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The only other suitable piece of grass is in front of the Invalides. Without apparent co-ordination, groups of amateur players have been showing up around 18:00 with footballs, and playing.

The police don't like this one bit. The players say the police don't do much except honk; but once they took the drastic action of confiscating the ball. The police also say the players should take their games to some miserable field in Neuilly.

Visitors to the city seem to appreciate the impromptu games - which can last until 20:30 - and some even join in. The boules players only a few metres away, play in perfect legality.

Paris' Unforbidden Sports

Reported to be more than overstressed, the young folks in Paris seem to agree that the greatest obstacle to meeting strangers of the opposite sex, is lack of any sort of inventive come-on.

Jean Gabin's "T'as d'beaux yeux tu sais" simply doesn't work any more, even if photo: poste gendarmes, luxembourgit scored some successes in prehistoric times.

For this reason, the parisienne Véronique, launched the 'Ecole de Séduction' five years ago. This is not any kind of marriage bureau; in fact it is the opposite - it offers a course in independence.

The Luxembourg's police post is not a flying saucer.

Graduates are trained - in a two-month course costing 6900 francs - to 'not miss the bus.' Graduates are also not trained to be Don Juans; their own 'sleeping potential' is merely awakened.

There is also a nine-month course costing 13,600 francs. The two courses had 300 graduates last year. This outstanding success has encouraged Véronique to plan the opening of a branch in Lyon next year.

Meanwhile, if you aren't intending to invest this much, Le Parisien offers some key phrases to use in particular situations.

Don't try tango. This type of dance requires years of training. Stick to salsa. Even if you know how to do it, you can always ask somebody - preferably 'jolie' - to show you how to do it.

In parks you must be original, because hordes of 'séducteurs' before you have been crudely offensive. Try saying, 'watch out for that pigeon!'

In a frozen-food department, I can't hurt to ask for advice - such as, 'can you recommend something I can fix for friends in an hour?'

If this seems unlikely, in a spot where there are a lot of visitors you can try, 'would you like to discover the authentic Paris?' For this you need to do it in English, with a 'seductive' French accent.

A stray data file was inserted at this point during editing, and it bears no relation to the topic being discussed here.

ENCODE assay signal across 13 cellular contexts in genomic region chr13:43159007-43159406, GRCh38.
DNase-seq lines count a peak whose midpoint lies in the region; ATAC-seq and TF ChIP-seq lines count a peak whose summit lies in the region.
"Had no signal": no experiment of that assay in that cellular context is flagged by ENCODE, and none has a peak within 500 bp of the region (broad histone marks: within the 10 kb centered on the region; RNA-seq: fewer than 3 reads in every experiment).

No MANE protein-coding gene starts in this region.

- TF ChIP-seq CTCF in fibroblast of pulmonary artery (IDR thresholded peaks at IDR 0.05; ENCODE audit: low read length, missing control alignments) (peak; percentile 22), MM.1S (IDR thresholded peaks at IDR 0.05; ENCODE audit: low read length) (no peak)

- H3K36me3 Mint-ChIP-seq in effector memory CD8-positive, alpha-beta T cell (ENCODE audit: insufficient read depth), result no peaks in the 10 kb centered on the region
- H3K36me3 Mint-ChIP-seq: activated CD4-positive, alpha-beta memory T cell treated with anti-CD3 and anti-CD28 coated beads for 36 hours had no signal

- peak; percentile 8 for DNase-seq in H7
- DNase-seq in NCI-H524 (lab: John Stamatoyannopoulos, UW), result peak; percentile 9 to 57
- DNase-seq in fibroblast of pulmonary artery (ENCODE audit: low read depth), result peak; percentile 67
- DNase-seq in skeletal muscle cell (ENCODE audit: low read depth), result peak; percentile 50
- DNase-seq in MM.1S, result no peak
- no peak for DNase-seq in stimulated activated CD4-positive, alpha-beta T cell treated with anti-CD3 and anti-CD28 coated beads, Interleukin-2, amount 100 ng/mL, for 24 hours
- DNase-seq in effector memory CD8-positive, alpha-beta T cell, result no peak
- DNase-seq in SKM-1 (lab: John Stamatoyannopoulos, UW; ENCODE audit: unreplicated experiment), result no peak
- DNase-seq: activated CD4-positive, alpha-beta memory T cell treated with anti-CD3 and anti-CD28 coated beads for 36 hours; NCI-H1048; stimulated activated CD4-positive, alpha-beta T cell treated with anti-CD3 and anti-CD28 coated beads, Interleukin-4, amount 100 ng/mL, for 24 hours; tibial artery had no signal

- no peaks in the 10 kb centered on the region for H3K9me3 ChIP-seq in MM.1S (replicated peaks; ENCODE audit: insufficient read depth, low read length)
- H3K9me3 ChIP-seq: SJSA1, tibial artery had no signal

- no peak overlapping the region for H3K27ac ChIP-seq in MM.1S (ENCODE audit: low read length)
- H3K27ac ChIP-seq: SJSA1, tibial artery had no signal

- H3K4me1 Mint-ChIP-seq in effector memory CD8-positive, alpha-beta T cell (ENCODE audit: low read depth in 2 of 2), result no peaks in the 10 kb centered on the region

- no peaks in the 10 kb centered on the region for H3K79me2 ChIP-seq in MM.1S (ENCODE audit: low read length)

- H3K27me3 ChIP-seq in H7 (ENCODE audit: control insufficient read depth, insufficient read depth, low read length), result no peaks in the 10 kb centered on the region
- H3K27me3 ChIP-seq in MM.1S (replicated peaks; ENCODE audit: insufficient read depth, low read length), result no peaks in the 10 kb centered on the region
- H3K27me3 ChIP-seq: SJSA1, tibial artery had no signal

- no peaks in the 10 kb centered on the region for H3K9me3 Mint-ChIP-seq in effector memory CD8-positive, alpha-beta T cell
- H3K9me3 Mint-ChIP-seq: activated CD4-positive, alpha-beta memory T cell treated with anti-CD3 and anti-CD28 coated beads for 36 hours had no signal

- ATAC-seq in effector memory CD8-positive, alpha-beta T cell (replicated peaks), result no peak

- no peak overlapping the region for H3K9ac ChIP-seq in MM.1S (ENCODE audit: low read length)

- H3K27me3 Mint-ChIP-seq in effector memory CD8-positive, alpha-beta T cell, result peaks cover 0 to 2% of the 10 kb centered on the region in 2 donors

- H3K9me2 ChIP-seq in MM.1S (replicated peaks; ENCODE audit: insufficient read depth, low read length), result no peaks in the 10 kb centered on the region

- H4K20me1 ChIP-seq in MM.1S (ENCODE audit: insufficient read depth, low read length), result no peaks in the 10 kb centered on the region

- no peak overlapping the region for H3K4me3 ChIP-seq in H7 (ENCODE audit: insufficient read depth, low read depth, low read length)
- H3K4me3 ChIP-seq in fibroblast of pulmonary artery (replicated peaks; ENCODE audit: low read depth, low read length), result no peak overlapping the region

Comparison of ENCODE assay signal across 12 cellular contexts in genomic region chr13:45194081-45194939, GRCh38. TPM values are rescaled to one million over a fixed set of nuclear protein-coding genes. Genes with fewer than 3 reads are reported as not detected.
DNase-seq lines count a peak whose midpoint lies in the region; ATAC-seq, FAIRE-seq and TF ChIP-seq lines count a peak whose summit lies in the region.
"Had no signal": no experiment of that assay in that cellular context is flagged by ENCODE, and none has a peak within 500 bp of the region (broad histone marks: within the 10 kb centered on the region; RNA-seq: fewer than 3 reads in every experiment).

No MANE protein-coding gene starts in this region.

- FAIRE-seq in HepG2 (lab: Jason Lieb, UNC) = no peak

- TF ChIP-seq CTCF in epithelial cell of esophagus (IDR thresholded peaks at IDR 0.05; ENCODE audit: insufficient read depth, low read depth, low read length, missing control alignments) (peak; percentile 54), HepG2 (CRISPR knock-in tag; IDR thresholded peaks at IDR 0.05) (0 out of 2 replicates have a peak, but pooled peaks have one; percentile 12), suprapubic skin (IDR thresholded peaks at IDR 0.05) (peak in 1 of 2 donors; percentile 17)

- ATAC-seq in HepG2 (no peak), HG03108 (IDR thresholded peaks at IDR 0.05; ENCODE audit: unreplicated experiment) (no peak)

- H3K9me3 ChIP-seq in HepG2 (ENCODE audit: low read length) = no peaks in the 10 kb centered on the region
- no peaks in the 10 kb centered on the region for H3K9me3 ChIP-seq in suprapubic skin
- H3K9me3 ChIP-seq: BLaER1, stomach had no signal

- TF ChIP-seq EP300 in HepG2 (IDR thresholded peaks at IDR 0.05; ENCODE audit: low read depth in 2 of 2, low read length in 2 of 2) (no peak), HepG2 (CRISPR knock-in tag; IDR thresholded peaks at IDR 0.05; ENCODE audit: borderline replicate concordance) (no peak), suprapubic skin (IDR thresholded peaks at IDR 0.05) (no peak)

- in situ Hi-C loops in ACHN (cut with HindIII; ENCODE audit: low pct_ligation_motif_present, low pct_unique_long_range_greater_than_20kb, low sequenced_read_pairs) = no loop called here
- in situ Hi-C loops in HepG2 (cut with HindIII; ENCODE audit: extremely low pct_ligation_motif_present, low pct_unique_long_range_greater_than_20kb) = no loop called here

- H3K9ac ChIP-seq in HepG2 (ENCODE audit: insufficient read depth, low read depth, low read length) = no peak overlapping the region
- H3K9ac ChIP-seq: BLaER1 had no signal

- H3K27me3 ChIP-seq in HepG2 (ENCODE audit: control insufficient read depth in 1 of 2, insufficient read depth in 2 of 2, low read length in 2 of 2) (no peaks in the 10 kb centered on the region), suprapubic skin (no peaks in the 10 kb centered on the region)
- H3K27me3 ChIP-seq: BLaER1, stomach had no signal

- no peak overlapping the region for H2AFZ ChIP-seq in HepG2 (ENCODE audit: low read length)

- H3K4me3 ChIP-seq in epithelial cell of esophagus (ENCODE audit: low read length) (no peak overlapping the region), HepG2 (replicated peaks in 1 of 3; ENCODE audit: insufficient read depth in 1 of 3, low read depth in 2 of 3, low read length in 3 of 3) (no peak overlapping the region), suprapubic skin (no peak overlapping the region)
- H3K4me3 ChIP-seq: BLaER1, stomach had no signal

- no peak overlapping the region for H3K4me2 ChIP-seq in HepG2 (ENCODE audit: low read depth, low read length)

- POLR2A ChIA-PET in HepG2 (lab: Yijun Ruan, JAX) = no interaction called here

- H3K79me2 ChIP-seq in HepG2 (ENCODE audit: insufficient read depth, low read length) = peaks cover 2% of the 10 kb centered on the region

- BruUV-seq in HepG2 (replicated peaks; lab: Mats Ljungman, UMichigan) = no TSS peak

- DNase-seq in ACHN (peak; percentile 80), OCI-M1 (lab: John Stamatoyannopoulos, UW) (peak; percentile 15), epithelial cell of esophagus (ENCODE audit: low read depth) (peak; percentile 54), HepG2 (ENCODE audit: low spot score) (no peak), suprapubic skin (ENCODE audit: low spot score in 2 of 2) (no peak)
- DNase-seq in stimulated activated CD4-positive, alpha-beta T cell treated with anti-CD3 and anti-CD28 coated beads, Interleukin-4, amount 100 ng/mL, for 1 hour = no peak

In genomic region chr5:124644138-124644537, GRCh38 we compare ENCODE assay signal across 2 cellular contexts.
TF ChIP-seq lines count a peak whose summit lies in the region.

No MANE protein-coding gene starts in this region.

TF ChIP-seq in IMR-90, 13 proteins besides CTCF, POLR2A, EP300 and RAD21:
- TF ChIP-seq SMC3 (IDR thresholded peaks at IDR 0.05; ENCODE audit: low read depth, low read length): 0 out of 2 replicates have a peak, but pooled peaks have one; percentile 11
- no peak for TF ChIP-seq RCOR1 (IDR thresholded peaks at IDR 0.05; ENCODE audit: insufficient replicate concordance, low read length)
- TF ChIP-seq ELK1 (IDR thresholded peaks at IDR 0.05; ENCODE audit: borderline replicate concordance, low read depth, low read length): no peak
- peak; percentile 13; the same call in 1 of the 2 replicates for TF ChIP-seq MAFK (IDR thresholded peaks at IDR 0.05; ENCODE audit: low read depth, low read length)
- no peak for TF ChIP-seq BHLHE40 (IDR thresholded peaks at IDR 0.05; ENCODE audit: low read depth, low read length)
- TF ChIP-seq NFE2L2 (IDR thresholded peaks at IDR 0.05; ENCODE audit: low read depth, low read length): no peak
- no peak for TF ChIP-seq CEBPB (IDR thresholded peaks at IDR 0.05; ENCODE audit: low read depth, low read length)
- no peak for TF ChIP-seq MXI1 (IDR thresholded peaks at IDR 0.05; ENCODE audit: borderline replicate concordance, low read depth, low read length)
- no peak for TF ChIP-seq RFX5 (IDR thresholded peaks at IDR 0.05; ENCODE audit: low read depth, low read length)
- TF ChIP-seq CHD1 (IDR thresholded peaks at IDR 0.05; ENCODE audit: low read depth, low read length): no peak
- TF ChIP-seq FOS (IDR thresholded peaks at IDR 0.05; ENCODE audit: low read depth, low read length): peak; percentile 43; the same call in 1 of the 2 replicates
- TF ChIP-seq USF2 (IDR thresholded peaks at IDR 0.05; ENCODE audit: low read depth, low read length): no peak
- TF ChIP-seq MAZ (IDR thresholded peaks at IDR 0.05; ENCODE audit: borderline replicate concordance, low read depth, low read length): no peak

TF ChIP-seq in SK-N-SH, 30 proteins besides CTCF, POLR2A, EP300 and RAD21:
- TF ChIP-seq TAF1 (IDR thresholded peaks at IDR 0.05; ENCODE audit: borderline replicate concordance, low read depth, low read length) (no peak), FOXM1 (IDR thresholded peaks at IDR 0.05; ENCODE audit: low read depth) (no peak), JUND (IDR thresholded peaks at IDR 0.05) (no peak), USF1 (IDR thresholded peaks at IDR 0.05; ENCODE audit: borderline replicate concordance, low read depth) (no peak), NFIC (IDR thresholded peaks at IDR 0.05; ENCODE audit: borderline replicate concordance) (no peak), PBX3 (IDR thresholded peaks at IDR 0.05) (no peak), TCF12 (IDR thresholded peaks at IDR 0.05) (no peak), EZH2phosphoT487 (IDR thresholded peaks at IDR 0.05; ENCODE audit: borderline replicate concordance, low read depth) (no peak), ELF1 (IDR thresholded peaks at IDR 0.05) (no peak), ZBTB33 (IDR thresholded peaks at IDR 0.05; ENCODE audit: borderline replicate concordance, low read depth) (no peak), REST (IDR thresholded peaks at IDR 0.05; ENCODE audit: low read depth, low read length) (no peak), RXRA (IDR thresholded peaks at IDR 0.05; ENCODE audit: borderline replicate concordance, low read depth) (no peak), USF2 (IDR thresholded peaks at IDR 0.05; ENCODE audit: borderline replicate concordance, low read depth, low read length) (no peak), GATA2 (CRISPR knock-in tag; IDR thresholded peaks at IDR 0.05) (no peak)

Libraries are supposed to be good spots because you are likely to run into someone with tastes like your own - if you have any. Here, the magic phrase is supposed to be, 'can you lend me an eraser?'

I'm not sure these tips really work. The magic phrases, formed as questions, invite quick 'nos.' I would try to rephrase them to increase the chance of a positive response.

On the street, the failure rate is high, so being successfully 'seductive' requires a high degree of finesse.

Here, I don't understand the recommended phrase, so I substitute my own - everybody's actually - "Excuse-moi de vous déranger, mais..." and then ask for an address of a café you know is around the corner.

You need to make up the rest, but since you are inventive enough to read this, I don't see any problems. One last tip; absolutely do not smile when you say any of this, except perhaps with the eyes - 'les beaux yeux, tu sais.'

Web Life In France:

It may be a bit late for it this year, but it might be the right time to start planning your next campingphoto: arc de triomphe, 22 august vacation in France or Europe. Camping is popular here even if all campsites are not in gorgeous national parks, where Smokey the Bear delivers the morning's kindling for your breakfast fire.

A commemoration of Paris' liberation was held at the Etoile last Tuesday.

Russell Lee has drawn attention to his KarmaBum Cafe, which is a travel Web site devoted to doing it cheaply, with a good 'road' book always in hand. What attracted his attention to Metropole, was the article about the Camping Paris Ouest campsite in the Bois de Boulogne.

When I visited it in 1998 I was told they would have a Web site, and sure enough, now they do. Check it out too.

The 'Official' Weather

Météo France is the official source for the TV-weather people and for other professionals who are concerned with the affairs of France's skies. If you don't get French TV where you are, you can get the weather from where they get it, before they put their versions on TV. Because it is 'official,' don't expect forecasts to exceed 24 hours. Since they can't do anything about it, they don't talk about it much.

Summer Festivals - Last Days

Take a look at the Ministry of Culture's Web site for the section "Organismes" and then look for the Festivals category, and you should find some events that are on during what remains of this summer. Festivals are better than TV. So much so that TV keeps showing fascinating clips from them..

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